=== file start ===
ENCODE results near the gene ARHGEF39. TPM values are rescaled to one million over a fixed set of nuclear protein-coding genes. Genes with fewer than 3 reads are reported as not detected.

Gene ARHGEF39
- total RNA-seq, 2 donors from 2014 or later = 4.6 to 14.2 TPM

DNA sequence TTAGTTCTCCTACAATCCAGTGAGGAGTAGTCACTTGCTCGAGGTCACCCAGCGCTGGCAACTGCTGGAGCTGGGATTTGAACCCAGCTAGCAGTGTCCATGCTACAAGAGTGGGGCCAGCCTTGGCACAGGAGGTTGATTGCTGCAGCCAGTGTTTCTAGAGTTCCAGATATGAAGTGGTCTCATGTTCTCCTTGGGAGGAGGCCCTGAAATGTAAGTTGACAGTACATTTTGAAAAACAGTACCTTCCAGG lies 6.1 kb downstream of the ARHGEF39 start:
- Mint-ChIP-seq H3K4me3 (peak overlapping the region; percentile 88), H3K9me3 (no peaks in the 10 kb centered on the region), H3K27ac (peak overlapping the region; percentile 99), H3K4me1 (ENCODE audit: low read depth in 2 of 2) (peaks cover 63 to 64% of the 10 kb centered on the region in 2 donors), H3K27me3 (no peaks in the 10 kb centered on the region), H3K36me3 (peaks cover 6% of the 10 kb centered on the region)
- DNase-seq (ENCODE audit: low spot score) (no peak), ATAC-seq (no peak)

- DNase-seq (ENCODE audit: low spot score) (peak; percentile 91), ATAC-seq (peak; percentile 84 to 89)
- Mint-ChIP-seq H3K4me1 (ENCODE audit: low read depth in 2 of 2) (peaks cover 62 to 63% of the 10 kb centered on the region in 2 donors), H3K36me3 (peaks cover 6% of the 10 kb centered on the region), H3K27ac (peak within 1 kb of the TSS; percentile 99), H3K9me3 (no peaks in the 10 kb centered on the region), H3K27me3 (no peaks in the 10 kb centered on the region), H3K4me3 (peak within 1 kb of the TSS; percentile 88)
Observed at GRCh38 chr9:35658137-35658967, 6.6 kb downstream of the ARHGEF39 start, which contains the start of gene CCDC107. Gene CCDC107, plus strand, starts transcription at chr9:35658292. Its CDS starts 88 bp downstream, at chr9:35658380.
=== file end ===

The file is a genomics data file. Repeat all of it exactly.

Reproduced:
ENCODE results near the gene ARHGEF39. TPM values are rescaled to one million over a fixed set of nuclear protein-coding genes. Genes with fewer than 3 reads are reported as not detected.

Gene ARHGEF39
- total RNA-seq, 2 donors from 2014 or later = 4.6 to 14.2 TPM

DNA sequence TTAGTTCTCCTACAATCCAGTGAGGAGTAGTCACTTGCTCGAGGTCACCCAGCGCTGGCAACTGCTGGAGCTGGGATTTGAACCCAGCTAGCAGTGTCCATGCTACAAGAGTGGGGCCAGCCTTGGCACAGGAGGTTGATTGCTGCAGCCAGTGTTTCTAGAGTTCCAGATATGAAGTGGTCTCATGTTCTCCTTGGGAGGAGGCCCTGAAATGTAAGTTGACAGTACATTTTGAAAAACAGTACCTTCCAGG lies 6.1 kb downstream of the ARHGEF39 start:
- Mint-ChIP-seq H3K4me3 (peak overlapping the region; percentile 88), H3K9me3 (no peaks in the 10 kb centered on the region), H3K27ac (peak overlapping the region; percentile 99), H3K4me1 (ENCODE audit: low read depth in 2 of 2) (peaks cover 63 to 64% of the 10 kb centered on the region in 2 donors), H3K27me3 (no peaks in the 10 kb centered on the region), H3K36me3 (peaks cover 6% of the 10 kb centered on the region)
- DNase-seq (ENCODE audit: low spot score) (no peak), ATAC-seq (no peak)

- DNase-seq (ENCODE audit: low spot score) (peak; percentile 91), ATAC-seq (peak; percentile 84 to 89)
- Mint-ChIP-seq H3K4me1 (ENCODE audit: low read depth in 2 of 2) (peaks cover 62 to 63% of the 10 kb centered on the region in 2 donors), H3K36me3 (peaks cover 6% of the 10 kb centered on the region), H3K27ac (peak within 1 kb of the TSS; percentile 99), H3K9me3 (no peaks in the 10 kb centered on the region), H3K27me3 (no peaks in the 10 kb centered on the region), H3K4me3 (peak within 1 kb of the TSS; percentile 88)
Observed at GRCh38 chr9:35658137-35658967, 6.6 kb downstream of the ARHGEF39 start, which contains the start of gene CCDC107. Gene CCDC107, plus strand, starts transcription at chr9:35658292. Its CDS starts 88 bp downstream, at chr9:35658380.